There are days when the bleakness and sheer tedium of lockdown and COVID-19 smothers me

Deb Bunt, Co-author of Slow Puncture alongside Peter Berry, reflects on having a positive outlook even in the midst of the latest lockdown

Published by Deb Bunt on Jan 14, 2021

There are, of course, days when the bleakness and sheer tedium of lockdown and COVID-19 smothers me, as it does all of us. Taking and extending the government’s much maligned and over-used metaphor: the light at the end of the tunnel seems distant. The train isn’t just running late due to soggy leaves on the line, a faulty engine or, as Reggie Perrin once lamented, staff difficulties at Hampton Wick (or in this case at Number 10); for some of us it appears that it hasn’t left the depot yet, for some of us a search for the driver is still going on.

Thoughts created from deep within the depths of my melancholia do not promote good mental health and it’s easy to become depressed. So, I have created my own light and my own train to travel in for the next few months. Then, before I know it the government train will have arrived, crammed with joyous medics leaning out of the windows, waving their syringes with unconfined delirium.

“Vaccines for all, come and get your free vaccines!” they will shout and people will emerge, sleepy, dishevelled (and possibly indecorously hirsute) from their lockdown darkness; sleeves will be rolled up, upper arms wielded, ready for the jab which will help to mitigate the months of misery.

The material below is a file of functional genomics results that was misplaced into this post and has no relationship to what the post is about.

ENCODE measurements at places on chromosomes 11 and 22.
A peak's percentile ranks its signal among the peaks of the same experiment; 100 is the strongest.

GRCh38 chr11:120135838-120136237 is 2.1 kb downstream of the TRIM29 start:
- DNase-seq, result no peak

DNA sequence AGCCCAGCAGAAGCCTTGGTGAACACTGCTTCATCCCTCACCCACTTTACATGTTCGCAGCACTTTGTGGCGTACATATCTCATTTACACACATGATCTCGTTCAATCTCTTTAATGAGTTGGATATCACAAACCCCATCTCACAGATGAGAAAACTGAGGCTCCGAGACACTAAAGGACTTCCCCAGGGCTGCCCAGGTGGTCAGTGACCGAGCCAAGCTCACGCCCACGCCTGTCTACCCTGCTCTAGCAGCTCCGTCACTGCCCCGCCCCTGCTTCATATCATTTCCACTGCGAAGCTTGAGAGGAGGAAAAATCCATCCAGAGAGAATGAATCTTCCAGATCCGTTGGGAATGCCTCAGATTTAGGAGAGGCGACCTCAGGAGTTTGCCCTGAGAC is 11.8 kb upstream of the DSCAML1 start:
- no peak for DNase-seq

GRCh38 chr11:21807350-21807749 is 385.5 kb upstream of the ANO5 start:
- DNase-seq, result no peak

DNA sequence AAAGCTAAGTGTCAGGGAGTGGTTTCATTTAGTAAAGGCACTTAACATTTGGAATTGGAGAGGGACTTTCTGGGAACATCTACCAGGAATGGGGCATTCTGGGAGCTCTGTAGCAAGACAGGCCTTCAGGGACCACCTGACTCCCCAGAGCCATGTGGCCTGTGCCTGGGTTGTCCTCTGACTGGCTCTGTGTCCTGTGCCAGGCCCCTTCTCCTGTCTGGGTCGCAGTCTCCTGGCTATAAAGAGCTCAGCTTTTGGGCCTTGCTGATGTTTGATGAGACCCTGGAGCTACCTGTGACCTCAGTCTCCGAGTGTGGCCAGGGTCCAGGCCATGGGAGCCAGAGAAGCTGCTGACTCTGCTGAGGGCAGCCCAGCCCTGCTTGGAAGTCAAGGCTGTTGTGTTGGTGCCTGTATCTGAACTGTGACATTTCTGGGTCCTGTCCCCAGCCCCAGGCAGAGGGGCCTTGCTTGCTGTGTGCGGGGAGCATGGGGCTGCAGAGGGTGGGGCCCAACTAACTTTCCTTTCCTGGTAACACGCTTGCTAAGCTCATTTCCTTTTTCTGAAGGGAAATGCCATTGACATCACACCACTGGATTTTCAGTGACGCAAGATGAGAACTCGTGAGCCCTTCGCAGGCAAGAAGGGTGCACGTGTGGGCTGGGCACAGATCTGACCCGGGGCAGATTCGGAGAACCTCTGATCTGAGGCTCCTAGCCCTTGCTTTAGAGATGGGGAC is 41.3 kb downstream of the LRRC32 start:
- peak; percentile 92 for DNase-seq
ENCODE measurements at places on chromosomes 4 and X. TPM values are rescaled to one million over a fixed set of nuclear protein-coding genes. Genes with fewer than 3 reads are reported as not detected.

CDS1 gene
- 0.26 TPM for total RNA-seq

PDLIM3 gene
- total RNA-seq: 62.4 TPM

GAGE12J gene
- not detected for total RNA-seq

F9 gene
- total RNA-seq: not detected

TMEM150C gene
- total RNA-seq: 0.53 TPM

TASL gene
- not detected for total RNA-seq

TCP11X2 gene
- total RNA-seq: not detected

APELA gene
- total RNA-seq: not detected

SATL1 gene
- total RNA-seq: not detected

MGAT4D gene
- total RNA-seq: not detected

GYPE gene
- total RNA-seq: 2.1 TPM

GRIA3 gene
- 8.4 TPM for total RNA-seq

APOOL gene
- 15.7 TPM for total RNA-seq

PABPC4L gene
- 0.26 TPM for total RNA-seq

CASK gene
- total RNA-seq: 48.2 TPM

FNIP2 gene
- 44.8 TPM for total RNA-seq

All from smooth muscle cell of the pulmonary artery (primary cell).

My approach does not work for everyone, sometimes it doesn’t even work for me. But unless I try to retain a positivity, the alternative becomes unpalatable.

How do I do this? Often, I think about Peter and his words of wisdom. He once said that those with dementia “build their own shelters from the storm…” and whilst lockdown and all its relative privileges is not comparable with dementia, I can take the sense of Peter’s words. I certainly feel as if I am caught up in a storm and I shelter from it by trying to be structured, by not rushing activities, by enjoying the things I do, rather than moving impatiently on to the next one. This has always been my downfall and Peter’s enforced ability to live in the moment is now being played out by so many of us. It doesn’t do to harp on about yesterday, yesterday has gone. We don’t know what tomorrow will bring (well, perhaps we do at the moment!) so why not focus, really focus, on what we are doing today, right now, and take the time to appreciate it.

In Peter’s dementia world, “today is not just a new day but my first day of the week and the first day for a long time.” I wonder if this is applicable to each new day that dawns during lockdown. Forget yesterday, it has gone, consigned to the bulging, overfull bin of rancid lockdown days. Instead, I must try to grab handfuls of the new day and hold them close. I must breathe in and enjoy the scent of the day’s achievement rather than gagging on the stench of regrets.

Those who know me, understand that I am notoriously bad at sticking to any one thing at a time; indeed, my mind makes a hyperactive butterfly look like it’s inflicted with a form of Rhopalocera torpor. But by trying to focus, by really trying, I am able to work through each day and retain (on the whole) an element of positivity.